A looming threat to Google's search business is Microsoft's next release of its Internet Explorer browser. Why? Because Microsoft could build search into the browser in a convenient and compelling way, just as it's built into Firefox and Safari. In light of that, Joseph Nocera's NY Times article adds an important factor to the mix:
Mr Nocera discusses the impact and aftermath of the Microsoft (ticker: MSFT) anti-trust trial five years ago. The entire article (free subscription required) is well worth reading, but two points stand out:
- Since the trial, Microsoft has been far more cautious about leveraging its operating system and office productivity software dominance into other markets. In the words of Bradford Smith, Microsoft's General Counsel: "Every single decision the company makes with respect to Windows is made with a level of antitrust legal advice".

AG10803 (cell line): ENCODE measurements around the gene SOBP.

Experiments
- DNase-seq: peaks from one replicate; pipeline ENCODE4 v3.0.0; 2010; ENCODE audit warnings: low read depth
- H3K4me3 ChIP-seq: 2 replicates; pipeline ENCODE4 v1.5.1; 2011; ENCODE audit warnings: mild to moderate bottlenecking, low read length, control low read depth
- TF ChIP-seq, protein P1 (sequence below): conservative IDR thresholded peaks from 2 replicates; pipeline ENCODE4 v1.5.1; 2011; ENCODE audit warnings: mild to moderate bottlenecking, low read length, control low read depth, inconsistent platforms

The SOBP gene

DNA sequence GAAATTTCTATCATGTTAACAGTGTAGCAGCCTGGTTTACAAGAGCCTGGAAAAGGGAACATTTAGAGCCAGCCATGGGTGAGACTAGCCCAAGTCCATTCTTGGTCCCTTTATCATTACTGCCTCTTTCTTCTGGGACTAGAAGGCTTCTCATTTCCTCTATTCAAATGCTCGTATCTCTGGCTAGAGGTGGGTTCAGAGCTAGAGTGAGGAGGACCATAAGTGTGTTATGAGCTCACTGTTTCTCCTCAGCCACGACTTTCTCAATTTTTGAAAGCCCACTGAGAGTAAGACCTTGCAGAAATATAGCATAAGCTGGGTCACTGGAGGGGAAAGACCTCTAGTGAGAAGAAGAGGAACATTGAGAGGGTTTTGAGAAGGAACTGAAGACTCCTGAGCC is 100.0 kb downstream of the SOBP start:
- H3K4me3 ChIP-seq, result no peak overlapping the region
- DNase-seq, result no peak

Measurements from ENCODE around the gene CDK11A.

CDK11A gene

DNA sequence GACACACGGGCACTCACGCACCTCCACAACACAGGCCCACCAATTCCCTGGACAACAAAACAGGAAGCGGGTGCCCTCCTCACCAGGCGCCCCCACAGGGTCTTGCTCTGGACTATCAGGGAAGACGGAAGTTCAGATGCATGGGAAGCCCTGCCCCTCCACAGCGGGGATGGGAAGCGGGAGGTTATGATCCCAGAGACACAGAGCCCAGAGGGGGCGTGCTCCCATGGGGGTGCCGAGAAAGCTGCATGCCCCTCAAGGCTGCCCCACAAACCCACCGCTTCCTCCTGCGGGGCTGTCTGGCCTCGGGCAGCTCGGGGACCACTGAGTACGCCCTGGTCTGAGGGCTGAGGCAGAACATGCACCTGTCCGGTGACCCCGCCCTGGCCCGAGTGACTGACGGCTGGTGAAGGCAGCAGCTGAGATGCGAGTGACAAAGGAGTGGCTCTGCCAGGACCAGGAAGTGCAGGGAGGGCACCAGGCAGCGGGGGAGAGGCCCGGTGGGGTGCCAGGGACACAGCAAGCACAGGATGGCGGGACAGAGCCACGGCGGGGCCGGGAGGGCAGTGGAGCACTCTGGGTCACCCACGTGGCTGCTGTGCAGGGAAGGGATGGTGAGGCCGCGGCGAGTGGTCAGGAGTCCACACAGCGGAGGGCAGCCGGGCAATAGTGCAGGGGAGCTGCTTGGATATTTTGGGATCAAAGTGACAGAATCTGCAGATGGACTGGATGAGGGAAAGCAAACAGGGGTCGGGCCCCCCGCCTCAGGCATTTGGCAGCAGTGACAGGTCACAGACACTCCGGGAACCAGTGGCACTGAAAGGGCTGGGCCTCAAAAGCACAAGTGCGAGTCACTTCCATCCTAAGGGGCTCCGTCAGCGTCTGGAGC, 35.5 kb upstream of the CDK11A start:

- The issue at the core of the litigation - that Microsoft should not have been allowed to "innovate" in ways that extended the operating system into new markets - was never resolved.
I've argued that the next release of Internet Explorer is sure to damage Google's (ticker: GOOG) search business. (That's why Google's contextual advertising business is potentially more valuable than its search business.) But Mr Nocera's article raises the possibility that despite the fact that both Firefox and Safari select a single provider as the default in-browser search option (in both cases Google), Microsoft might - perhaps - be reluctant to do the same thing.
Although Mr Nocera specifically addressed the threat to Google from Microsoft, Yahoo (ticker: YHOO) is equally exposed. Yahoo presents itself as a diversified company, but a disproportionate amount of its profits and growth come from paid search.